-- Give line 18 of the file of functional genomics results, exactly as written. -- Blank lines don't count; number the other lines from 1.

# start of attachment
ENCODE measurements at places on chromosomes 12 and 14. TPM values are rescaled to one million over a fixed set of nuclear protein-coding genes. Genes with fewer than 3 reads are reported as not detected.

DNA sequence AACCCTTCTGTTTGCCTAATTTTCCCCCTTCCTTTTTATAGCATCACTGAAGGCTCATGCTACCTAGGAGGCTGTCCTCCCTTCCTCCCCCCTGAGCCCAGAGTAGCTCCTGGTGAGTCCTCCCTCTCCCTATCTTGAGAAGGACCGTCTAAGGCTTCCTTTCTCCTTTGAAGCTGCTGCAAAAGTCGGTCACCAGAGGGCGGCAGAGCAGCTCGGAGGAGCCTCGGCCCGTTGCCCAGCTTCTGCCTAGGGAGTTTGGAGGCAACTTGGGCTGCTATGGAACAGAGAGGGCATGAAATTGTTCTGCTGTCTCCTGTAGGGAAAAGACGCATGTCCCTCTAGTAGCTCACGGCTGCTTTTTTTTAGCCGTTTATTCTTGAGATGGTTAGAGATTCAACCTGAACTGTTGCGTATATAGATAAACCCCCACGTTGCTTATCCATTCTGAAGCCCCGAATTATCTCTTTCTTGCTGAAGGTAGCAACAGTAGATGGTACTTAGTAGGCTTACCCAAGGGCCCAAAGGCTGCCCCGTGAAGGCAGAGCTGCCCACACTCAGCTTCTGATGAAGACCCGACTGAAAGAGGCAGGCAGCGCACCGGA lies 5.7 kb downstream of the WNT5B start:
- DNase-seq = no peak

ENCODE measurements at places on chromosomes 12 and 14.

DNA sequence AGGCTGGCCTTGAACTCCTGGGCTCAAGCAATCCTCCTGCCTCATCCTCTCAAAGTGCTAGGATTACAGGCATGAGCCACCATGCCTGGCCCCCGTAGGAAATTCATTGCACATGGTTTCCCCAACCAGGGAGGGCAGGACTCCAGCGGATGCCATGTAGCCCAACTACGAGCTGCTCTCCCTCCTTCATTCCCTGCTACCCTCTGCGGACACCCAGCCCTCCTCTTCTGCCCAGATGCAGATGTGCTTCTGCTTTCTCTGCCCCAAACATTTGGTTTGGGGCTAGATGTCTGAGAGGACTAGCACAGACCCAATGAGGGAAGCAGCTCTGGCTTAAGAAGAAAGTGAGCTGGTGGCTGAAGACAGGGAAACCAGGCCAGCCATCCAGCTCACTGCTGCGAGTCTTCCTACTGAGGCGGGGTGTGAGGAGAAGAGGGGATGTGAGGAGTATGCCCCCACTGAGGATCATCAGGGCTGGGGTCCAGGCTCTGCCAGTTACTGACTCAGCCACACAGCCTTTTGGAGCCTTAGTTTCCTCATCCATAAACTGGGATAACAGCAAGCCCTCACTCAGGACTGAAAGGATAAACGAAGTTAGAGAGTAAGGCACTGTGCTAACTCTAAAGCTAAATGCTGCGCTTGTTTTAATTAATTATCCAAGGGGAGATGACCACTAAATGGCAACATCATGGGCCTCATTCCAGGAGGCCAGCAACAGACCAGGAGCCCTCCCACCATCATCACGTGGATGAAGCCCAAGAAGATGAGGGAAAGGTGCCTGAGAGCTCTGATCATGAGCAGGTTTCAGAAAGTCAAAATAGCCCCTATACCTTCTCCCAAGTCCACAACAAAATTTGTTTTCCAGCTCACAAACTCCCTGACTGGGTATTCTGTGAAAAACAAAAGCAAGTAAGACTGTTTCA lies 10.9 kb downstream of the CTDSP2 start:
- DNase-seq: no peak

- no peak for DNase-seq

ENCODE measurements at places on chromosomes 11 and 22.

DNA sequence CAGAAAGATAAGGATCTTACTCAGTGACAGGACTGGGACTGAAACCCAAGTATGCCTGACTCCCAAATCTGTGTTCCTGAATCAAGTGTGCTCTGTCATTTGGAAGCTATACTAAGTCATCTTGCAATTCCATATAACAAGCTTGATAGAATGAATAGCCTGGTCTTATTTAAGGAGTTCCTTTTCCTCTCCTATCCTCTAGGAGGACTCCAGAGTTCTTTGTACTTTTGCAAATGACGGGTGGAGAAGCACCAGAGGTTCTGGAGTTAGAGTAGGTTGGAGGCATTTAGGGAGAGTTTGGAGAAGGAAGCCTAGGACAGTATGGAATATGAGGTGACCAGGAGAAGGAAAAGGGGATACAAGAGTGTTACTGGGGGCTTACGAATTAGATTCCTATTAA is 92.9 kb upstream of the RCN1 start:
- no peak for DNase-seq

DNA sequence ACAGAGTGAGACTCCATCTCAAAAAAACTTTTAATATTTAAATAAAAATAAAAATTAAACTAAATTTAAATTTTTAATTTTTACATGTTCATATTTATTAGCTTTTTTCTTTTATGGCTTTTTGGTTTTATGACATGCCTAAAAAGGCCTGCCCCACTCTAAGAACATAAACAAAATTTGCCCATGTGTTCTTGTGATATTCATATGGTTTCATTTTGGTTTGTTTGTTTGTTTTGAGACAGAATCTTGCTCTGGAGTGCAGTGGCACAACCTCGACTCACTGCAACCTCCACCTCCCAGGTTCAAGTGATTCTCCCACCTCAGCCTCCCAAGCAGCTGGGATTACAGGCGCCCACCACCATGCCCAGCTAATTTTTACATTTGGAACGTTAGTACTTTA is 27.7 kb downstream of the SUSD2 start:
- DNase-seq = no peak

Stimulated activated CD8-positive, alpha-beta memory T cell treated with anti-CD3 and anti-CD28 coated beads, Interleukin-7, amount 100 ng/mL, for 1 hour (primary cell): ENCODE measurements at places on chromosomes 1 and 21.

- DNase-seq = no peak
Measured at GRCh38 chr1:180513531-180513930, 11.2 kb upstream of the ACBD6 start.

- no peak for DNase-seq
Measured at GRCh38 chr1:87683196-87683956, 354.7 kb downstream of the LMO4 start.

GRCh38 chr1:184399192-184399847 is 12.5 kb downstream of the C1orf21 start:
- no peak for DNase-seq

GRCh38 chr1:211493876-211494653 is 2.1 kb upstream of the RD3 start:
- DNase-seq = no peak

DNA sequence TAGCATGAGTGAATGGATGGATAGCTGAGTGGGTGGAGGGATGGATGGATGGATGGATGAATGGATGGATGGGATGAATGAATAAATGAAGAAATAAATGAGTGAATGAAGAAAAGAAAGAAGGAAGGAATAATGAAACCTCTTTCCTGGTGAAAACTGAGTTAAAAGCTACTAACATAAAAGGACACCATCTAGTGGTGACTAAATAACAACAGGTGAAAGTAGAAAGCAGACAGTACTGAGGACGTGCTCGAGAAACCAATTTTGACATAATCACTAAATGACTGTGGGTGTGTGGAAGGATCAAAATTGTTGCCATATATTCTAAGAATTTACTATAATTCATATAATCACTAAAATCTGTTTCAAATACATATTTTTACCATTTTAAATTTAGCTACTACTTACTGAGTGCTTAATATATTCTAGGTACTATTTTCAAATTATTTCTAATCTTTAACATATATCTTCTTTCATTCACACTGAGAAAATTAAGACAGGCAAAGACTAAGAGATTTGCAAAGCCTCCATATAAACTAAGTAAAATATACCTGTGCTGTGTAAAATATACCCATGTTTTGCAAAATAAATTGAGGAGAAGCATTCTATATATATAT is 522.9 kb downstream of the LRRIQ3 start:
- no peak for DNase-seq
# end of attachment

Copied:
GRCh38 chr1:184399192-184399847 is 12.5 kb downstream of the C1orf21 start: